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Thursday, 29 March 2001
Page: 26007

Mr DANBY (12:36 PM) —In supporting this legislation, the member for Batman indicated that we have brought forward an important proviso in the form of an amendment to schedule 1 of the proposed Maritime Legislation Amendment Bill 2000. The amendment arises as a result of unclear jurisdiction for ships under 500 tonnes on intrastate voyages. As the shadow minister indicated, we are concerned that these provisions leave open a loophole in the proposed legislation. Referring this schedule of the bill to a Senate committee, as Labor proposes, is a good idea, in my view. I have much more faith in the thought-out policies of the shadow minister for transport than I have in the current government.

This legislation particularly came to mind yesterday during question time when related issues of concern in the maritime area were discussed. The members for Page and Forrest were crowing in questions that they addressed to the Deputy Prime Minister and Minister for Transport and Regional Services about the alleged benefit to Australia of the change in the crane rate lift in our ports. The questions, and indeed the answers, were extremely poorly thought out. Indeed, the member for Fisher was in here earlier questioning the member for Shortland about the alleged benefit of these changes on the Australian docks to the Australian people. I want to particularly address that issue because I believe it goes to the government's standing on all of these issues and to the fact that they have not thought them through. I was astounded when a former minister for small business, the member for Forrest, asked one of these questions yesterday in an attempt to make out that there was great microeconomic reform and benefit to the Australian people from the crane rate lift on the Australian docks.

I want to go through this very carefully. Those opposite referred particularly to the Waterline No. 26 report which says that we had an average crane rate lift on the Australian docks of 28½ containers per hour in December. Everyone supports efficiency on the Australian docks, and that is a very good thing in itself, but I want to make the point that was made by Mick O'Leary from the MUA on the AM program on 5 December 2000 when he said:

That's good but, what's so magical about this figure?

In real terms it is not just a matter of measuring productivity rates through increased crane rates. It's a simplistic view.

The real issue on the waterfront is reliability. A ship might only require 15 lifts an hour to meet its `window'.

That, of course, is an elementary point to anyone who knows anything about Australian ports. Sometimes a ship might not need 25 containers an hour lifted onto it. What they need is the correct amount of containers lifted onto them within the `window' that they are in the port so they can get in and out of there as quickly as possible.

More important is what is reflected in the ill thought-out answers to questions yesterday and, indeed, the questions themselves—that is, the benefits to the Australian people that these alleged reforms to Australian ports that were made during the dispute with the MUA have resulted in. In my view, the minister continues to remain silent on the major issue, and that is the cost of stevedoring charges before and after the waterfront dispute. The Australian Peak Shippers Association and other authorities on cargo shipping have repudiated the government's claim that higher productivity crane rate lifts have led to lower waterfront charges. Stevedoring costs have not declined and, in some cases, apparently, they have risen. According to the Australian Peak Shippers Association:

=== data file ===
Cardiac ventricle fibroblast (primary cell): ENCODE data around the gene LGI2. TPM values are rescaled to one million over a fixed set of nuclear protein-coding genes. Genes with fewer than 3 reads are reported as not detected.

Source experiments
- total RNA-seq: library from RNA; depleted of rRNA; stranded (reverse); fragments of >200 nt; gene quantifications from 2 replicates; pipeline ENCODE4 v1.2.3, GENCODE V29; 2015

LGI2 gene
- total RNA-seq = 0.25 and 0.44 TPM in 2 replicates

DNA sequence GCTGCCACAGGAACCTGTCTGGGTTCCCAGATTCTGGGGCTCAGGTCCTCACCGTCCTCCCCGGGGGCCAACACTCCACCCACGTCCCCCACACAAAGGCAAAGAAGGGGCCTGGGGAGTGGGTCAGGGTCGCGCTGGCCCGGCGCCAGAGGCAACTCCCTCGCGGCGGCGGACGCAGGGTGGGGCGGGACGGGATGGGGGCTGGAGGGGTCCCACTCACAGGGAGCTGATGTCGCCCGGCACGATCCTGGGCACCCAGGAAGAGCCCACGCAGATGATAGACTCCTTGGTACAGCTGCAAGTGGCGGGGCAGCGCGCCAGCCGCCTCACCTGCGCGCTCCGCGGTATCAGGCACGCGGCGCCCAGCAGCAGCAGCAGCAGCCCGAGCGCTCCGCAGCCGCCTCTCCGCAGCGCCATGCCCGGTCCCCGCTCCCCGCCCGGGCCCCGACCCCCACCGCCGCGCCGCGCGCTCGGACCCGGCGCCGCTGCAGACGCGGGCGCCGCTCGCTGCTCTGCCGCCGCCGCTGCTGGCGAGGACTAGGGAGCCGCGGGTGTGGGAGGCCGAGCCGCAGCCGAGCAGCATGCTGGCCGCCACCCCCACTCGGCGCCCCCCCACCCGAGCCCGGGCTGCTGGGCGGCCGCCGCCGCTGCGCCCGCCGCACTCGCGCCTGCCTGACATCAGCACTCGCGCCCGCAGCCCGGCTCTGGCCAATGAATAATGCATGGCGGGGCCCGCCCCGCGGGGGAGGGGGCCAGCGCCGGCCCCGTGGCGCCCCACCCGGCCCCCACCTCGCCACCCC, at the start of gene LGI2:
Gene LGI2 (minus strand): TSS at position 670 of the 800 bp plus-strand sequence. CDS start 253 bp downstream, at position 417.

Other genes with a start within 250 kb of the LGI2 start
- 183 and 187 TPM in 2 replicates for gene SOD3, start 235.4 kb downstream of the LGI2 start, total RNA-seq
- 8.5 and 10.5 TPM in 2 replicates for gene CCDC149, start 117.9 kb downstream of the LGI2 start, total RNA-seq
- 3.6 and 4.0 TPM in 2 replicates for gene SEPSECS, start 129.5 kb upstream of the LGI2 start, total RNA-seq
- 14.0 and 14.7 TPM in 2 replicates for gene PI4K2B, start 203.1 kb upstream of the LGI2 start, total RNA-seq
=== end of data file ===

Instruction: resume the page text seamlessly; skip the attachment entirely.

The fact is that exporters and importers have received no benefit from the `water-front reform'. Waterfront charges have not been reduced. If they had shipowners would have passed them on ...

Mr Frank Beaufort of the Australian Peak Shippers Association said that in November last year. The Deputy Prime Minister and Minister for Transport and Regional Services continues to link the decline of export freight rates over the past decade with waterfront reform. The issues of stevedoring costs and shipping costs are separate issues. In answer to a question that I put to him, the minister said that decreases in freight rate charges are largely due to an oversupply in shipping, and that is the real reason some freight rate charges are down. The most important beneficiary of the increased crane rate lifts is not the average importer or exporter, and I would have thought this particularly should occur to former ministers for small business or members of the National Party who are interested in exporting, and cheaper exporting at that, to benefit primary producers; the major beneficiary has been the Lang Corporation whose share price has gone from $1.16 in January 1998 to over $12 now. I find it astounding that the Australian people have paid $178 million in redundancies to the Lang Corporation, yet importers and exporters are having to pay the same charges as before the dispute.

Where is the micro-economic reform? The member for Flinders is regarded as a hero by his replacement, as was said yesterday in question time. I just cannot see the benefit. All I can see is what is well known by the Australian people: this is a government that is driven simply by an ideological hatred of the MUA. The government has given no rational benefit to the Australian people from these alleged benefits in the crane rate lift. It is all very well if the increased productivity had led to cheaper costs for importers and exporters, but it simply has not. As the member for Stirling pointed out, it has simply led to $178 million worth of redundancies being paid from Australian taxpayers' pockets and fed through to the Lang Corporation with no benefit being passed on to Australian importers and exporters. The member for Flinders, the former minister responsible for this area, said that the dispute with the MUA was designed to yield $1 billion in savings for exporters. But Chris Corrigan, Patrick's Chief Executive and Managing Director of the parent company, Lang Corporation, is on the public record as saying that he has not given any undertaking to the government to pass on the benefits of waterfront reform.

This is extraordinary. Neither the current and the former Minister for Employment, Workplace Relations and Small Business nor the Minister for Transport and Regional Services has even pressured Mr Corrigan or Lang Corporation to pass on the benefits of micro-economic reform, of the extra work of maritime workers, of the higher productivity in crane rate lifts, to the Australian people. What are we spending our $178 million in redundancies for? That is what I would like to know. It is not just the Australian Peak Shippers Association and the MUA that point out that these things are not being passed on. David Trebeck, the architect of the original government plan for waterfront reform, has said that there is no evidence that the benefits flowing to shipping companies are being passed on to exporters. I asked the minister for transport to at least speak to Lord Sterling of P&O when he was in London at the `wing-ding', the `big gig', that the Prime Minister staged there for the Centenary of Federation—which the Leader of the Australian Democrats, the Deputy Prime Minister and the Prime Minister all attended, with the bands and the huge cost to the Australian taxpayer—and ask him whether they would lower freight charges and stevedoring costs. At this stage, we have had no answer from the Minister for Transport and Regional Services on that issue.